President Joe Biden: We must end this uncivil war

Departing president Donald Trump did not attend Wednesday’s ceremony in Washington

Joe Biden took the oath of his office, officially becoming the 46th president of the United States on Wednesday.

Supreme Court Chief Justice John Roberts administered Mr Biden’s oath in front of the US Capitol building.

Prior to Mr Biden’s oath, Supreme Court Justice Sonia Sotomayor swore in Vice President Kamala Harris, the first woman, African American and Asian American to hold the office.

Mr Biden used his inaugural address to call for unity in an increasingly divided country, stating that “disagreement must not lead to disunion” and pledging to be “a president for all Americans” before leading the attendees in a moment of silent prayer for the victims of the Covid-19 pandemic.

“We must end this uncivil war that pits red against blue, rural versus urban, conservative versus liberal,” he said.

“Uniting to fight the foes we face – anger, resentment and hatred, lawlessness, violence, disease, joblessness and hopelessness – with unity we can do great things, important things,” said Mr Biden.

“We can right wrongs. We can put people to working good jobs. We can teach our children in safe schools. We can overcome the deadly virus. We can deliver racial justice. And we can make America once again the leading force for good in the world.”

The capital is on high alert with more than 25,000 National Guard and 2,500 temporarily sworn in Special Marshalls to ensure the event goes off without a hitch just weeks after pro-Trump supporters stormed the US Capitol building.

“Democracy is precious,” said Mr Biden. “Democracy is fragile. And at this hour, my friends, democracy has prevailed.

“From now, on this hallowed ground where just a few days ago violence sought to shake the Capitol’s very foundation, we come together as one nation, under God, indivisible, to carry out the peaceful transfer of power as we have for more than two centuries.”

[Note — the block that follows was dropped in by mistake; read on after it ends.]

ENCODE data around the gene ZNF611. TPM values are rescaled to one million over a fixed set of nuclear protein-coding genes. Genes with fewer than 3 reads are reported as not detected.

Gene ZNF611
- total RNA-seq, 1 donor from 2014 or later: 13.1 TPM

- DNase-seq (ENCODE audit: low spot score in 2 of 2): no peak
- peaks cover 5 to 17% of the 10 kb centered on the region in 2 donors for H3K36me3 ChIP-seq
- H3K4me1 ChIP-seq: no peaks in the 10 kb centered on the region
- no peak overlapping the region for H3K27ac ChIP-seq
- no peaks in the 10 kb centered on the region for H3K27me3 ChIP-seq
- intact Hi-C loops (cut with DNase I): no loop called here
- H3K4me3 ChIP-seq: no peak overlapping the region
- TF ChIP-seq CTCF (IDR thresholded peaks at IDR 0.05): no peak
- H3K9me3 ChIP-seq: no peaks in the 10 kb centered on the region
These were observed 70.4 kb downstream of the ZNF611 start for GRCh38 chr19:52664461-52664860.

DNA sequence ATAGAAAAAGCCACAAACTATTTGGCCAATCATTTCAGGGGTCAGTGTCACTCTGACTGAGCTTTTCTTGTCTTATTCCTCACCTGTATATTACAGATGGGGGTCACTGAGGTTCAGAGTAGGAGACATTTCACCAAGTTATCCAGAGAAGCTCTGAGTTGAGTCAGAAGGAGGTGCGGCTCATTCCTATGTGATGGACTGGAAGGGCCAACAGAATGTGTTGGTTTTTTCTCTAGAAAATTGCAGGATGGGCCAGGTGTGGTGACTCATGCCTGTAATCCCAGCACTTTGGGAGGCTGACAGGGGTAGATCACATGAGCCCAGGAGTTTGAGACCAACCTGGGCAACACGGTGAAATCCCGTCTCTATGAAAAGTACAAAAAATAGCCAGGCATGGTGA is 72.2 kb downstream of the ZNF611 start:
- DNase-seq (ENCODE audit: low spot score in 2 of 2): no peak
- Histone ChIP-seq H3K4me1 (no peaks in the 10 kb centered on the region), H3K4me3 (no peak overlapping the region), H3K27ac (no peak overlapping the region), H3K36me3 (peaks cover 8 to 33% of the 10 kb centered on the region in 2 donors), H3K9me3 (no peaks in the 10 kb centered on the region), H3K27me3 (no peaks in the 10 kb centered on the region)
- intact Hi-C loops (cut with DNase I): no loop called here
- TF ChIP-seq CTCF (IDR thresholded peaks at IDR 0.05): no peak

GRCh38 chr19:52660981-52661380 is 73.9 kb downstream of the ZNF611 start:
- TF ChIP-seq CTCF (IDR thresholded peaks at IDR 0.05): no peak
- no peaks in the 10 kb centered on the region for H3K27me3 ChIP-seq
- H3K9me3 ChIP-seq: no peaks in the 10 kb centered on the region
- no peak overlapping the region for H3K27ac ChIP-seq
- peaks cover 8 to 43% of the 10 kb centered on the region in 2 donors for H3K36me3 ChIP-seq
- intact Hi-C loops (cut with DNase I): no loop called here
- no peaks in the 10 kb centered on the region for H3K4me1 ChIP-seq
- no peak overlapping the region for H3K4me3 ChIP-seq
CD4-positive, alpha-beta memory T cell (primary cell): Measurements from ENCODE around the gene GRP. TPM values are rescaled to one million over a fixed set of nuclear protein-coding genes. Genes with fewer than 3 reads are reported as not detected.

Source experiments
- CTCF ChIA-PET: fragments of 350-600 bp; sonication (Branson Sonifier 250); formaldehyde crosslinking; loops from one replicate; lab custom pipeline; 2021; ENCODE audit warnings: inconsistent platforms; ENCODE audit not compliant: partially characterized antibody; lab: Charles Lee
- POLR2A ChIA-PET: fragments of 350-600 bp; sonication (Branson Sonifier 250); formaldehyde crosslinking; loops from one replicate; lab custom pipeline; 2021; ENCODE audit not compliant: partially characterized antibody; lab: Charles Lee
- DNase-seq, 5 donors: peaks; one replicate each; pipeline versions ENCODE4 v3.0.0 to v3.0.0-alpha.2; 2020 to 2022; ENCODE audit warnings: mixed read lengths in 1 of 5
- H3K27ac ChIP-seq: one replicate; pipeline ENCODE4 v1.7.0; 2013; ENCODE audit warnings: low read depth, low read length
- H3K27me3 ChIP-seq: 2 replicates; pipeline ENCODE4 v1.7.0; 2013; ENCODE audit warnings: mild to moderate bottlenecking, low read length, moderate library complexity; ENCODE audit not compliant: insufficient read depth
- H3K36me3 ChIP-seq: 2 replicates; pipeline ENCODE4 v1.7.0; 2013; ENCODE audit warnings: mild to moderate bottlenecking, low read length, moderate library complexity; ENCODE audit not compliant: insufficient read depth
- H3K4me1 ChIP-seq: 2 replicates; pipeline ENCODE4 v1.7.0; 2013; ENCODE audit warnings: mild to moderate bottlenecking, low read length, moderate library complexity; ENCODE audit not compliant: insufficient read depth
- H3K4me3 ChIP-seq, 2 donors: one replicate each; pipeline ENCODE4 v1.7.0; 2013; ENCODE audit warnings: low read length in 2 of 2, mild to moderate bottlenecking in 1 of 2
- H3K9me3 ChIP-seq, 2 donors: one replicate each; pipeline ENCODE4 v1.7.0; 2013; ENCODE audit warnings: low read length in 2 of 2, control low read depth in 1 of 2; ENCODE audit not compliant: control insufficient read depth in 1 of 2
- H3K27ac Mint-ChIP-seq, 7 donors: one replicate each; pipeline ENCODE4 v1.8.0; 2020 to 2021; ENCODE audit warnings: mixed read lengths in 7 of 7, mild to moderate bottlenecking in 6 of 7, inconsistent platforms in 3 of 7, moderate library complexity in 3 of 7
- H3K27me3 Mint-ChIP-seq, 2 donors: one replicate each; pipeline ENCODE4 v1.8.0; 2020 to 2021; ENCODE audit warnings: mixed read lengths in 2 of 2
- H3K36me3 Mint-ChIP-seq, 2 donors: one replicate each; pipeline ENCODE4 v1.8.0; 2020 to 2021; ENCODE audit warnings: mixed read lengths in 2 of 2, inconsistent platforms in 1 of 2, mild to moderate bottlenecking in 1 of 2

Mr Biden and his wife Jill Biden spent the morning at St Matthew’s Cathedral where they attended a service with Republican and Democratic congress members.

Only about 1,000 people are attending Wednesday’s event rather than the hundreds of thousands who normally flock to the capital for the event. Those there in person are members of Congress, several past presidents – except for former President Donald Trump who did not attend the event – and former vice president Mike Pence.

“I thank my predecessors for both parties for their presence here today,” Mr Biden said in his speech.

A Capitol police officer hailed as a hero for his actions during the January 6 insurrection at the Capitol accompanied Ms Harris to the inauguration.

Officer Eugene Goodman confronted the insurrectionists and led them away from Senate chambers moments after Mr Pence was escorted from the Senate chamber as the rioters stormed the Capitol.

Mr Goodman is a black man and was facing an overwhelmingly white mob. He is the only officer seen for a full minute on widely circulated footage captured by a news reporter.

Mr Goodman stands in front of the rioters and walks backwards as the group follows him to a second-floor hallway, where other officers eventually assist him.

A police spokeswoman said Mr Goodman’s plainclothes assignment to accompany Ms Harris “is a ceremonial role.”

As Mr Trump left the White House for the final time on Wednesday morning, his helicopter flew over thousands of American and state flags planted on the National Mall, standing in for the hundreds of thousands of people who usually gather for inaugurations to watch the proceedings on big-screen televisions.

A handful of visitors lingered outside Union Station, the city’s normally bustling train terminal.

“I’m looking forward to some change and am cautiously optimistic,” said Victor Duran, 22, a student from Dallas, Texas.

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